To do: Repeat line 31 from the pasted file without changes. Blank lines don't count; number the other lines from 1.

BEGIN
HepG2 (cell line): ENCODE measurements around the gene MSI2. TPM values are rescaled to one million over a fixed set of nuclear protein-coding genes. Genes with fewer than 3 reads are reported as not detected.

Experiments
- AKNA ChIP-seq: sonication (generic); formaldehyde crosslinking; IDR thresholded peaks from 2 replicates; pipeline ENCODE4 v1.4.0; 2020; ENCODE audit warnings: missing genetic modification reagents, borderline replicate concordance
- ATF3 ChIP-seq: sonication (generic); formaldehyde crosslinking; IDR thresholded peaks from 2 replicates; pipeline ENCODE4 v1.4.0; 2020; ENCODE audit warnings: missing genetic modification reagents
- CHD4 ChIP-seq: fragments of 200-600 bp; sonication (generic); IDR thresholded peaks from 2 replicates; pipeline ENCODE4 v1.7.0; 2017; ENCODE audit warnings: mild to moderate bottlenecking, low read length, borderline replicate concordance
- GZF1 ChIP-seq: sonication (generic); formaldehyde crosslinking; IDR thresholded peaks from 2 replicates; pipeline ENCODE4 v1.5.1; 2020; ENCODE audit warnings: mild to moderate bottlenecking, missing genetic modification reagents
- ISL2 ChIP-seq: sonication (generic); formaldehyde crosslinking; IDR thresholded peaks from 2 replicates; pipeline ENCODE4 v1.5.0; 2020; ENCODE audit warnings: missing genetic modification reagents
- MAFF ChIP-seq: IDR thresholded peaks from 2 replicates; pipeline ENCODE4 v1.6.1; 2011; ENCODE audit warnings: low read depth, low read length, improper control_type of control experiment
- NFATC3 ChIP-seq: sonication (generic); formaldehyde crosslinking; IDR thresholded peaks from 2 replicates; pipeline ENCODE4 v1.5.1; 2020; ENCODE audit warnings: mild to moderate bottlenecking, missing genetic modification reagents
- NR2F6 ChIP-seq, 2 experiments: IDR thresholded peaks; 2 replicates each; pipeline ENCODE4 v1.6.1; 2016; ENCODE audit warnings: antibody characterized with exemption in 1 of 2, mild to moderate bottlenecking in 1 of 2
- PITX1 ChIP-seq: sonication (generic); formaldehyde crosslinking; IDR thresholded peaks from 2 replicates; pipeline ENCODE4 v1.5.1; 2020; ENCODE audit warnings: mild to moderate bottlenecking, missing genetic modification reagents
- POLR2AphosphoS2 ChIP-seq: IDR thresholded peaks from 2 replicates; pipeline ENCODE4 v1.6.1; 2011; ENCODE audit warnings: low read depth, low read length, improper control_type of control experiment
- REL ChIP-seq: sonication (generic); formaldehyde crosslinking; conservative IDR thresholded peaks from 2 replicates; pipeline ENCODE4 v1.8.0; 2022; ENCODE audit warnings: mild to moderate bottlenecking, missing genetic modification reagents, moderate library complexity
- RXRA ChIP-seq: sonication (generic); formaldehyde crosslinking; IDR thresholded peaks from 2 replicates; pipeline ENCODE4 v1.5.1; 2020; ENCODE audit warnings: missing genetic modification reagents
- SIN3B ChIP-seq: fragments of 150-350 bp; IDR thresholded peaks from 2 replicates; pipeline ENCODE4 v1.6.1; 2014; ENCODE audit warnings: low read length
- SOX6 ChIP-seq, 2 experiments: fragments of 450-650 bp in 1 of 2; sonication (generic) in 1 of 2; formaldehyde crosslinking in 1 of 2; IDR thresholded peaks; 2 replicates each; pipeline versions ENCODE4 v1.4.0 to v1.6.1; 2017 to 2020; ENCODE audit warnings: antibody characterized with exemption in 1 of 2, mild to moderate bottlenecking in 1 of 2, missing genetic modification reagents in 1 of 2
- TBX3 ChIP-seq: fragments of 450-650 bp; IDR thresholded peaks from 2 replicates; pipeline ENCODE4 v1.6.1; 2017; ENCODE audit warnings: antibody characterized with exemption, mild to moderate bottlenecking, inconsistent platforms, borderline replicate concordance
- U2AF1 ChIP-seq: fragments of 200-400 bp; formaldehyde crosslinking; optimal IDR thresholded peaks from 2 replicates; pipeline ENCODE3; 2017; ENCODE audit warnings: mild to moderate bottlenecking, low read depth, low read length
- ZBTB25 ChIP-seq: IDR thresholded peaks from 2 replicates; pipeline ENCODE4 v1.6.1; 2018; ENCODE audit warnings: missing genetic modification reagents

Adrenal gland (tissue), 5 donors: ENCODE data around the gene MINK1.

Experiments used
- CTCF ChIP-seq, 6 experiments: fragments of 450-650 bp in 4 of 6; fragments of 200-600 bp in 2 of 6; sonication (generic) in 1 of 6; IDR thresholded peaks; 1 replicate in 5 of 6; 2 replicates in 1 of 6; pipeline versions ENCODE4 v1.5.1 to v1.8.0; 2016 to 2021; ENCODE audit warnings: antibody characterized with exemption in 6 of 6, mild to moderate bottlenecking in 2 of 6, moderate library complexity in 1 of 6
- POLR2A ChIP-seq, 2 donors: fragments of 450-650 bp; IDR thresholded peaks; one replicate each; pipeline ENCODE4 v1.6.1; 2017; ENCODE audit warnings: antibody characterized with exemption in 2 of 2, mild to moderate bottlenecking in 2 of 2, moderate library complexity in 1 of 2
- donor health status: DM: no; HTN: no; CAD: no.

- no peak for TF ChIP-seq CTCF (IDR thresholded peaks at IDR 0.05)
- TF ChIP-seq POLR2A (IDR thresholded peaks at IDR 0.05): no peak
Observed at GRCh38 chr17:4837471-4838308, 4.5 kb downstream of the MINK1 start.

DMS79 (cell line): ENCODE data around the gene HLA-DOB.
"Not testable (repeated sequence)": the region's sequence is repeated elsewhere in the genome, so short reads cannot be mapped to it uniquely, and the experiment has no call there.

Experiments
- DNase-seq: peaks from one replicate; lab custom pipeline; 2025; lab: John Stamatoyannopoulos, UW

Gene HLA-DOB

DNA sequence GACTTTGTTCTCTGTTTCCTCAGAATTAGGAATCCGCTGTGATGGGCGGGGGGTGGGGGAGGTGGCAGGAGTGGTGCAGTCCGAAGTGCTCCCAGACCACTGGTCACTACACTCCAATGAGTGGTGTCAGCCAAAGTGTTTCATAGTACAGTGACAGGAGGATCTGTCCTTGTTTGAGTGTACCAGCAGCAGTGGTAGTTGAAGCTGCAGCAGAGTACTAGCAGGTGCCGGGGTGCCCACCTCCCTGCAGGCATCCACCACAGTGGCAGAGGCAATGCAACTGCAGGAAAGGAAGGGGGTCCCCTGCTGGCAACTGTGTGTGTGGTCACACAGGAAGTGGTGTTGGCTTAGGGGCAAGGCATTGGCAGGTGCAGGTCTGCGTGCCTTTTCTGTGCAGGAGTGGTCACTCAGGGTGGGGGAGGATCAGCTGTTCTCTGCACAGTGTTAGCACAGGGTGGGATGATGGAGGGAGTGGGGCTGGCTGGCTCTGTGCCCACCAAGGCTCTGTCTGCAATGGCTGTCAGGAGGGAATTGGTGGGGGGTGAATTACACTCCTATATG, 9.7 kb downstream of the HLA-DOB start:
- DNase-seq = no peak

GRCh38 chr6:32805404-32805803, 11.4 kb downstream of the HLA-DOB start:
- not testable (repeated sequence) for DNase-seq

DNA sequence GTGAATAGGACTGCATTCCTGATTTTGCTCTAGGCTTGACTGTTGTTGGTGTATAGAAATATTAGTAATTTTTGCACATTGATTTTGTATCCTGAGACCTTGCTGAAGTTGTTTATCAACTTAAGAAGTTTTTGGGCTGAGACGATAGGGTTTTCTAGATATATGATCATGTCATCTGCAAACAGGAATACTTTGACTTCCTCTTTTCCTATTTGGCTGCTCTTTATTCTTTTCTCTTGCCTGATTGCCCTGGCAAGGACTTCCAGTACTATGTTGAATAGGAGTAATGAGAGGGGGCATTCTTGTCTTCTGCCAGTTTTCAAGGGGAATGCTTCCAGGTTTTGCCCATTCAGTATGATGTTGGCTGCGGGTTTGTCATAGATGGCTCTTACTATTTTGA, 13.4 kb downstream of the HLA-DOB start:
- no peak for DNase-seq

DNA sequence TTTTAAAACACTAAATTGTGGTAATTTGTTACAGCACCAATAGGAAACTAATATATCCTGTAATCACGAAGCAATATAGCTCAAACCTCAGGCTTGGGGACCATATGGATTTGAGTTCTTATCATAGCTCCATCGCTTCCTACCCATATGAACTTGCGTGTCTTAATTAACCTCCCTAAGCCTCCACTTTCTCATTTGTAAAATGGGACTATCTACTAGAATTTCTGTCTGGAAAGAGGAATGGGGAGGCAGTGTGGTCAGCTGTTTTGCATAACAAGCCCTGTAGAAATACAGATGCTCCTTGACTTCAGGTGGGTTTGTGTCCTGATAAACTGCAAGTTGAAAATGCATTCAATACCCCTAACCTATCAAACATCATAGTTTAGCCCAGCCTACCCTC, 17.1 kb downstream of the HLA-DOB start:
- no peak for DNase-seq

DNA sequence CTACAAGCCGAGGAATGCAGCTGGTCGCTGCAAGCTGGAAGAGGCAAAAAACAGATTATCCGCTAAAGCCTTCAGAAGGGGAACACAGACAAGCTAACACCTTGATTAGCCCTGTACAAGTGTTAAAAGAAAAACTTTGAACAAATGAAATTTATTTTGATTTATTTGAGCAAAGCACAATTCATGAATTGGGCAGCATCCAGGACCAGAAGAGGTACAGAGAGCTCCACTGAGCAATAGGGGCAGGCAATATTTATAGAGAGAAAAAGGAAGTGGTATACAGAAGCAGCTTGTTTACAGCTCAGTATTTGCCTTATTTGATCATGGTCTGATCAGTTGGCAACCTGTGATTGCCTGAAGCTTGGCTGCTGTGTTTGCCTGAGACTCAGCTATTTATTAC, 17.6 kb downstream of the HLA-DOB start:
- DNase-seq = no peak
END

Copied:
- DNase-seq: peaks from one replicate; lab custom pipeline; 2025; lab: John Stamatoyannopoulos, UW